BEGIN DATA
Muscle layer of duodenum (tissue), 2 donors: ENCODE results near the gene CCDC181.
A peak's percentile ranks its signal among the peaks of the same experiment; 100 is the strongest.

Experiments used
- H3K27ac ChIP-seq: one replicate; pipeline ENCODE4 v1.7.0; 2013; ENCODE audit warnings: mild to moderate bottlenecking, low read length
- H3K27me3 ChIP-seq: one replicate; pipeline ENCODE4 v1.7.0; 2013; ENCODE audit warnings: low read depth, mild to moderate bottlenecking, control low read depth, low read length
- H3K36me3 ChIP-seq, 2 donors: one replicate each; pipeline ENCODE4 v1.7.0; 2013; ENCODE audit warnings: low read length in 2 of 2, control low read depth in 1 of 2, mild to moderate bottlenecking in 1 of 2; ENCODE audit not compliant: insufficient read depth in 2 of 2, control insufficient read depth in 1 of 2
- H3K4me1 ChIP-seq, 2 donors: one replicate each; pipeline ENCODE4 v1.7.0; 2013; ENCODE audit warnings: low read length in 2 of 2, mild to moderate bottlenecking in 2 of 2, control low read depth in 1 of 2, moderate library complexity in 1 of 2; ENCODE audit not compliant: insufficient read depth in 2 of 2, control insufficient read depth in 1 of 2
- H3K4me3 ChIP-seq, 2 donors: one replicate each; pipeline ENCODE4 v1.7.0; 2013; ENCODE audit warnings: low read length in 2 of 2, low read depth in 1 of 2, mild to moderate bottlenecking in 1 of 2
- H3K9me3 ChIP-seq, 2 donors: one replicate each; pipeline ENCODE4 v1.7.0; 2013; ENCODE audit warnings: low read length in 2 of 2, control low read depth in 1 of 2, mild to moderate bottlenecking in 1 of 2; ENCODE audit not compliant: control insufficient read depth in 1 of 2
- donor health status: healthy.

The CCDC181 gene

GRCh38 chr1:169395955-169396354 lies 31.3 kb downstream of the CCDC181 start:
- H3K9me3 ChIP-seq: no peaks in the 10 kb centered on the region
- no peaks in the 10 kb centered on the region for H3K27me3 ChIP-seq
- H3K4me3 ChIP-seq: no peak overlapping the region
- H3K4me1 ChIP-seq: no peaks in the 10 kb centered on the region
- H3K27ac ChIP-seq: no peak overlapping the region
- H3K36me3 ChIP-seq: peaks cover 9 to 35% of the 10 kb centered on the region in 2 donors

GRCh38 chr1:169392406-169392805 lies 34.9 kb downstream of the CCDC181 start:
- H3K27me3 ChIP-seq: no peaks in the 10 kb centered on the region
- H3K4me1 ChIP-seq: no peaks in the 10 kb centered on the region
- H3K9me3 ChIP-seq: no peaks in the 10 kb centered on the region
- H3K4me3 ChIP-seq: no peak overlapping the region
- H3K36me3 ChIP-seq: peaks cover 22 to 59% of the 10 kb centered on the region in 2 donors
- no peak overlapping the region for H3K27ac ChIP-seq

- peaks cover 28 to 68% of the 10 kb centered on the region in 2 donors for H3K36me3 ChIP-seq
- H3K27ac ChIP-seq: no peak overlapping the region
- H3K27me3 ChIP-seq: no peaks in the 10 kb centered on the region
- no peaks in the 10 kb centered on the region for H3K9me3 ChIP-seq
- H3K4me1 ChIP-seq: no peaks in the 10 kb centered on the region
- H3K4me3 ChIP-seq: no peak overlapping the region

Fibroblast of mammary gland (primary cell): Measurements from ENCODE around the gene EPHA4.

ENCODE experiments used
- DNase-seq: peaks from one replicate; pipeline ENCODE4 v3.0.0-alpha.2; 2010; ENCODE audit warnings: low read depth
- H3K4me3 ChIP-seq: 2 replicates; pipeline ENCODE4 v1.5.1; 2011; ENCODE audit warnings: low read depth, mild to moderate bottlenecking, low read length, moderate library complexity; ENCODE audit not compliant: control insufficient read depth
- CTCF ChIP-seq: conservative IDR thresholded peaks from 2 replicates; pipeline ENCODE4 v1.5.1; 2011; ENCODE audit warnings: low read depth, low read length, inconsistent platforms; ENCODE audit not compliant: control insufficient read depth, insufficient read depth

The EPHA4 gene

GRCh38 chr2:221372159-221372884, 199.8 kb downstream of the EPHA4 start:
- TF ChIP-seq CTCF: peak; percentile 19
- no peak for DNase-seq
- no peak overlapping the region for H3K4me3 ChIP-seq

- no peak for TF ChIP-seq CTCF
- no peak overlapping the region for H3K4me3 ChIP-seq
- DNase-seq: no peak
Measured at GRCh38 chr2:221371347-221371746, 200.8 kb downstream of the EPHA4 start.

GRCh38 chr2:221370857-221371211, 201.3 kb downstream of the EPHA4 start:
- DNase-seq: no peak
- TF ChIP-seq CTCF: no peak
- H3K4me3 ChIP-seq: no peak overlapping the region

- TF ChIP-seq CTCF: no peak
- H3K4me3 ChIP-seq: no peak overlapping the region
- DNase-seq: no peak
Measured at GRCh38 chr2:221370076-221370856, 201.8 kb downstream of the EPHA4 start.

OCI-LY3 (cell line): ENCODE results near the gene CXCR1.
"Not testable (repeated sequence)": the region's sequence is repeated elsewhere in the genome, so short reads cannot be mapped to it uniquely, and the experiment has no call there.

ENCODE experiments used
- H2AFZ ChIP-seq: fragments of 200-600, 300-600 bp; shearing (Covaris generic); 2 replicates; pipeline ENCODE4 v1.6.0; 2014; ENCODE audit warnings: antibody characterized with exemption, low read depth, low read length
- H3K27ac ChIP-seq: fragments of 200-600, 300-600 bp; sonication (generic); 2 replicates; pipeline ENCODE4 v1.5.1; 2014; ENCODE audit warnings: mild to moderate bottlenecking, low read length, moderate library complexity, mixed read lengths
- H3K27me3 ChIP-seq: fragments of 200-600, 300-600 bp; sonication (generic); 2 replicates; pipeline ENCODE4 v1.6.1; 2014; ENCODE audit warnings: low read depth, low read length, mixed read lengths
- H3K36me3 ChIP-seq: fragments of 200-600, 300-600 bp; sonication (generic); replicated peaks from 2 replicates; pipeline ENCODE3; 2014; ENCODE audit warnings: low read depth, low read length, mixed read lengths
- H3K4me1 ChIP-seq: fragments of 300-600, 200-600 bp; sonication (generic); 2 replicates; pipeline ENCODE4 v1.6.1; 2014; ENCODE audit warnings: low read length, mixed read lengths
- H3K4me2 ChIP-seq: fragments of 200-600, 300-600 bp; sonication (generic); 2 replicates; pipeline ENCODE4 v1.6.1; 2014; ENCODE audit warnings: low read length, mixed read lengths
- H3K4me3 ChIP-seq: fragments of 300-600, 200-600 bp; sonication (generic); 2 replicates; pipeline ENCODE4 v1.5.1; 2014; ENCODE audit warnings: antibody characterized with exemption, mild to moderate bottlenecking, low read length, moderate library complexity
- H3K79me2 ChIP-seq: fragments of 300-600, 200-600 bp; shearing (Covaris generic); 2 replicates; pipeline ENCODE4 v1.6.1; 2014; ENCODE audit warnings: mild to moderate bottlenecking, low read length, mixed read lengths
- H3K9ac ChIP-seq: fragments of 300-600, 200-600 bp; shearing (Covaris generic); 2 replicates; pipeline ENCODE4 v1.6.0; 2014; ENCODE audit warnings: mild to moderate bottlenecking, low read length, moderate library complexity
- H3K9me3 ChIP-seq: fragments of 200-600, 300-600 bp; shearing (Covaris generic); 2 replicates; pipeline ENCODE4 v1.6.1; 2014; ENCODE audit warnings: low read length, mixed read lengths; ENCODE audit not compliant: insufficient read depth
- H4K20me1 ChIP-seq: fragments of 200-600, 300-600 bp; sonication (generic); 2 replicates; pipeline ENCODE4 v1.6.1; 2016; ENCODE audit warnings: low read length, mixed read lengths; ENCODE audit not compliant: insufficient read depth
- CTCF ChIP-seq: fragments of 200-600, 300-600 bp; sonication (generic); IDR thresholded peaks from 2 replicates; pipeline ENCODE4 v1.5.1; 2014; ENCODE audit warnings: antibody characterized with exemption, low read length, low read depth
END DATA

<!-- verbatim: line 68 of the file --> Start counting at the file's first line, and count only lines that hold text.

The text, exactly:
- CTCF ChIP-seq: fragments of 200-600, 300-600 bp; sonication (generic); IDR thresholded peaks from 2 replicates; pipeline ENCODE4 v1.5.1; 2014; ENCODE audit warnings: antibody characterized with exemption, low read length, low read depth